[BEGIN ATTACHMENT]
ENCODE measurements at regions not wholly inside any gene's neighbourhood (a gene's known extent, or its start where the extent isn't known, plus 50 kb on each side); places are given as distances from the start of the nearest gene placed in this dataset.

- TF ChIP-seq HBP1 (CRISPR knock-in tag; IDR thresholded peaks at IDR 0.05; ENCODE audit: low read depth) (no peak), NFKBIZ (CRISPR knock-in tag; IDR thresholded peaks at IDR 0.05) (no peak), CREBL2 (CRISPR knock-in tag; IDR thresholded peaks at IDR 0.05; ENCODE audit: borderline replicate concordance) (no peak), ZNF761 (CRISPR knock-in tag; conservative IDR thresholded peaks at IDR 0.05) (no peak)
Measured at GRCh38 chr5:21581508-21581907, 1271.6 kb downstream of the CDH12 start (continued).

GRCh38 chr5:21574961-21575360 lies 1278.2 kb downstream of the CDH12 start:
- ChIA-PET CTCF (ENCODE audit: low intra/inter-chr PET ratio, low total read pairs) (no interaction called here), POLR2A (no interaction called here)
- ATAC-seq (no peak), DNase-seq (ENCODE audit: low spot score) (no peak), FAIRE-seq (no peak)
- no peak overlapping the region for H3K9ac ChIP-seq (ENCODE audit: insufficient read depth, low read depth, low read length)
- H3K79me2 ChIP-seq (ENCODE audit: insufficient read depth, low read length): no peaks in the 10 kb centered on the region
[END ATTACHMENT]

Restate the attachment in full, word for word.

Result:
ENCODE measurements at regions not wholly inside any gene's neighbourhood (a gene's known extent, or its start where the extent isn't known, plus 50 kb on each side); places are given as distances from the start of the nearest gene placed in this dataset.

- TF ChIP-seq HBP1 (CRISPR knock-in tag; IDR thresholded peaks at IDR 0.05; ENCODE audit: low read depth) (no peak), NFKBIZ (CRISPR knock-in tag; IDR thresholded peaks at IDR 0.05) (no peak), CREBL2 (CRISPR knock-in tag; IDR thresholded peaks at IDR 0.05; ENCODE audit: borderline replicate concordance) (no peak), ZNF761 (CRISPR knock-in tag; conservative IDR thresholded peaks at IDR 0.05) (no peak)
Measured at GRCh38 chr5:21581508-21581907, 1271.6 kb downstream of the CDH12 start (continued).

GRCh38 chr5:21574961-21575360 lies 1278.2 kb downstream of the CDH12 start:
- ChIA-PET CTCF (ENCODE audit: low intra/inter-chr PET ratio, low total read pairs) (no interaction called here), POLR2A (no interaction called here)
- ATAC-seq (no peak), DNase-seq (ENCODE audit: low spot score) (no peak), FAIRE-seq (no peak)
- no peak overlapping the region for H3K9ac ChIP-seq (ENCODE audit: insufficient read depth, low read depth, low read length)
- H3K79me2 ChIP-seq (ENCODE audit: insufficient read depth, low read length): no peaks in the 10 kb centered on the region